[Haskell-cafe] Re: Tutorial uploaded

Philippa Cowderoy flippa at flippac.org
Wed Dec 21 13:58:14 EST 2005

On Wed, 21 Dec 2005, Peter Simons wrote:

>  > Some example for writing a text the IO oriented way:
>  >   do putStrLn "bla"
>  >      replicateM 5 (putStrLn "blub")
>  >      putStrLn "end"
>  >
>  > whereas the lazy way is
>  >   putStr (unlines (["bla"] ++ replicate 5 "blub" ++ ["end"]))
> Um, maybe it's just me, but I think the first program is far
> superior to the second one. The last thing you want your I/O
> code to be is lazy. You want the exact opposite: you want it
> to be as strict as possible. Not only does the second
> version waste a lot of CPU time and memory for pointlessly
> constructing a lazily evaluated list nobody ever needs, it
> will also explode into your face the moment you use that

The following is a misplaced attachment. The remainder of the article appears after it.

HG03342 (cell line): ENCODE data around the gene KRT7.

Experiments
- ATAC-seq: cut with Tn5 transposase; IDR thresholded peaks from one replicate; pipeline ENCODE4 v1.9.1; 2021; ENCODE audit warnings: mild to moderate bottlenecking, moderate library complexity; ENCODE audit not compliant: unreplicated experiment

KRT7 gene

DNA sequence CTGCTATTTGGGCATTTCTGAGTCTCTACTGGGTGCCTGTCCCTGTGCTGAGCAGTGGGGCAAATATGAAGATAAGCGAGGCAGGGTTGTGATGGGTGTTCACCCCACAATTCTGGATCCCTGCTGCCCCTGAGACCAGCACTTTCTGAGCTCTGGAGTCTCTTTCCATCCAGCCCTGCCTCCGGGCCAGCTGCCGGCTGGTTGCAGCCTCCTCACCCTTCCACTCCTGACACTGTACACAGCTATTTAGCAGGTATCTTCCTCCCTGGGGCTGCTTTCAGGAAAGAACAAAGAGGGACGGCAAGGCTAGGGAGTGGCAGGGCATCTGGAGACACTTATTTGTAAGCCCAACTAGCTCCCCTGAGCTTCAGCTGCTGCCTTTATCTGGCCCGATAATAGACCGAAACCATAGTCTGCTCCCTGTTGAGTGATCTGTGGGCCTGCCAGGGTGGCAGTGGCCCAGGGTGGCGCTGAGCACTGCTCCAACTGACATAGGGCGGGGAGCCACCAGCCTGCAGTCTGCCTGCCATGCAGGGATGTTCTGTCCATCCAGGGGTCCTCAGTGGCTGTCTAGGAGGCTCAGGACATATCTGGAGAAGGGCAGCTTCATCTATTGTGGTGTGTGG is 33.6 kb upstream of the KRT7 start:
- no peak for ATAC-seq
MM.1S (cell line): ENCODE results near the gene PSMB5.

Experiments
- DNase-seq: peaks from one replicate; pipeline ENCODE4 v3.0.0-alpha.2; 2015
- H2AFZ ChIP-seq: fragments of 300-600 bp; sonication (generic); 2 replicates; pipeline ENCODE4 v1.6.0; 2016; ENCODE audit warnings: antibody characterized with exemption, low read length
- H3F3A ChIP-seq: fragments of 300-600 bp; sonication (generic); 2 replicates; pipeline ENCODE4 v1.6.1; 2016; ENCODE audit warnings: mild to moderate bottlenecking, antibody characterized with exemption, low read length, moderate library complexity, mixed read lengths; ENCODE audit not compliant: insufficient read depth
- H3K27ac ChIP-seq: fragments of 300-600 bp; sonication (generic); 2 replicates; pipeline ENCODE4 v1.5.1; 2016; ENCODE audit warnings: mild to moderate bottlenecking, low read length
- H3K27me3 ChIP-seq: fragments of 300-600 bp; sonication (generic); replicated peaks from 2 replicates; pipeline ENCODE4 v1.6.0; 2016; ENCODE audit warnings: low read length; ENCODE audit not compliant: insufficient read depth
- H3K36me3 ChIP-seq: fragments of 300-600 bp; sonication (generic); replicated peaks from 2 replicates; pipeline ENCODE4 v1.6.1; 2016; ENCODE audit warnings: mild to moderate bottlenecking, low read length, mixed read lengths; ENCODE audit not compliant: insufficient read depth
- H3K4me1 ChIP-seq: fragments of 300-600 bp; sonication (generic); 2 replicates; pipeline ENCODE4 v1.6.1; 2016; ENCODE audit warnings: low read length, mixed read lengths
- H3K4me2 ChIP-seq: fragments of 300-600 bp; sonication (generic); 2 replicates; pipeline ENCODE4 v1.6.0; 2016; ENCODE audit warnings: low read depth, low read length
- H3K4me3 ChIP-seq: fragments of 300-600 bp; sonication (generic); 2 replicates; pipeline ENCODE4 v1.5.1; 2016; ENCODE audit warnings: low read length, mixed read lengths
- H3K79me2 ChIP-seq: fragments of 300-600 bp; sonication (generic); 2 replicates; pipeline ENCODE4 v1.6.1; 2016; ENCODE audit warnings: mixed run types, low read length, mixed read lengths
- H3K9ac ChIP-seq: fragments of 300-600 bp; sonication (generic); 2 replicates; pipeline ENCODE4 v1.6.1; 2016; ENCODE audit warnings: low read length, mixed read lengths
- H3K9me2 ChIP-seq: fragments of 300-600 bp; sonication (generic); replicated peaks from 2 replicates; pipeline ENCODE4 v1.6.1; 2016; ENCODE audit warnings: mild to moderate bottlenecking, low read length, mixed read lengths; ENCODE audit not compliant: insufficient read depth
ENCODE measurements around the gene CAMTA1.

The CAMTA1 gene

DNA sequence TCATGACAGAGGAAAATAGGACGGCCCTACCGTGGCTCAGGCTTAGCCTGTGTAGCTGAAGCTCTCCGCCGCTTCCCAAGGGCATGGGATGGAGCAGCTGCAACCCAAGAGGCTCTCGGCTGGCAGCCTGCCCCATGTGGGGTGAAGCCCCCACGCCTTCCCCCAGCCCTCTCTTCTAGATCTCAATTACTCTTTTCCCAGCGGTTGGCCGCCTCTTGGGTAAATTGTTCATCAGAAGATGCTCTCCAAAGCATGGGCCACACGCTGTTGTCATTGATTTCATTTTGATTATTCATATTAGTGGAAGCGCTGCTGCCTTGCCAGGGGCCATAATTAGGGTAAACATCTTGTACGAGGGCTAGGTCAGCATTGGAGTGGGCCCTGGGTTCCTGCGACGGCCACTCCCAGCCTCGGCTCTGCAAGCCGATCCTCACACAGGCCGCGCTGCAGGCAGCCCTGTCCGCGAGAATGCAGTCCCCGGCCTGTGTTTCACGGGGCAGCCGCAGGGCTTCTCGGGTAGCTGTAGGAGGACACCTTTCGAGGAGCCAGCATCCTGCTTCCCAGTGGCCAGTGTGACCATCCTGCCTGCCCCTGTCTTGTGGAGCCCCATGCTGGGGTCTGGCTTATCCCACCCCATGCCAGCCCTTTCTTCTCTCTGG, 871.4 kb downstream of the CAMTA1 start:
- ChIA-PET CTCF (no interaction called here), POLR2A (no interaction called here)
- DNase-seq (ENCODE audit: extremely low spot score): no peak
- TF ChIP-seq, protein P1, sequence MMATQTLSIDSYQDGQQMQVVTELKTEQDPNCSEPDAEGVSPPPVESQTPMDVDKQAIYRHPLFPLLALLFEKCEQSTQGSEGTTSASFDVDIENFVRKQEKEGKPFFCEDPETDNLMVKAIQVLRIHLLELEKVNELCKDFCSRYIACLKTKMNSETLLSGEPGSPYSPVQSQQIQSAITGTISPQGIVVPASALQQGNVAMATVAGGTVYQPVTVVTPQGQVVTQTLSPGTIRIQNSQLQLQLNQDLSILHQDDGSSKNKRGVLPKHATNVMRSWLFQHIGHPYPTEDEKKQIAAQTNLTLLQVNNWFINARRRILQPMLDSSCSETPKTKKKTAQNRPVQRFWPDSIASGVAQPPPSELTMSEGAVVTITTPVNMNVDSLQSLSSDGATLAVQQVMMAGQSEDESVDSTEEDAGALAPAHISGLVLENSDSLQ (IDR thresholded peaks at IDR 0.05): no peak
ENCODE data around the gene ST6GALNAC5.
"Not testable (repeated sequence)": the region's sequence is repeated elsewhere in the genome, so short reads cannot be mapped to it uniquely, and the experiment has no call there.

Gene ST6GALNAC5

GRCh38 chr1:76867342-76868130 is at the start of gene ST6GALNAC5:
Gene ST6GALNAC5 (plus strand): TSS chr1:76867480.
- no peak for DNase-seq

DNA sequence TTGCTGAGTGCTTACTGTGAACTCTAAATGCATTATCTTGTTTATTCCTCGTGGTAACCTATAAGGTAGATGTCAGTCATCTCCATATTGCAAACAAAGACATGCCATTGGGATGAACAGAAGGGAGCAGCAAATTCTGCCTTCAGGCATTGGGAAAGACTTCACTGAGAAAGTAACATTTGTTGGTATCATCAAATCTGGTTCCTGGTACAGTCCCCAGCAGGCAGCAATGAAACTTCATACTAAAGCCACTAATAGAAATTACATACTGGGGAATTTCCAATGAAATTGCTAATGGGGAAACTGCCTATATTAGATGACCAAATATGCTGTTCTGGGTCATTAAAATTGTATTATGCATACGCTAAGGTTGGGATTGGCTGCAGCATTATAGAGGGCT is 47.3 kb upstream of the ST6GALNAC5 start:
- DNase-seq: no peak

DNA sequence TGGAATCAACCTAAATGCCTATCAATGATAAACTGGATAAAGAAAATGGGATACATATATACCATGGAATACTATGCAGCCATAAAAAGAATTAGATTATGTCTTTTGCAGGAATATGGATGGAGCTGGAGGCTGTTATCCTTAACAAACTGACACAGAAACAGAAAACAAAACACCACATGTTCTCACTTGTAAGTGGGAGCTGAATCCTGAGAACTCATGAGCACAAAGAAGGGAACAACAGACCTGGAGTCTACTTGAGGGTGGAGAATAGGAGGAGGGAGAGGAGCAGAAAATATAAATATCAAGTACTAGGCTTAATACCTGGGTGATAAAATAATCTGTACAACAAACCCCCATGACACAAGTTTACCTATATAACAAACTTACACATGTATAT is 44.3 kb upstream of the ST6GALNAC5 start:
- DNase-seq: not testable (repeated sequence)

> approach to write any non-trivial number of bytes.

Surely the actual explosion comes about because PutStr forces the lot at 
once? If PutStr were to evaluate a character at a time, the laziness would 
be slow and spew a lot of garbage to collect but not hang on to as much 
space as you suggest.

Not to say that the strict solution isn't still more efficient, of course.

flippa at flippac.org

The task of the academic is not to scale great 
intellectual mountains, but to flatten them.

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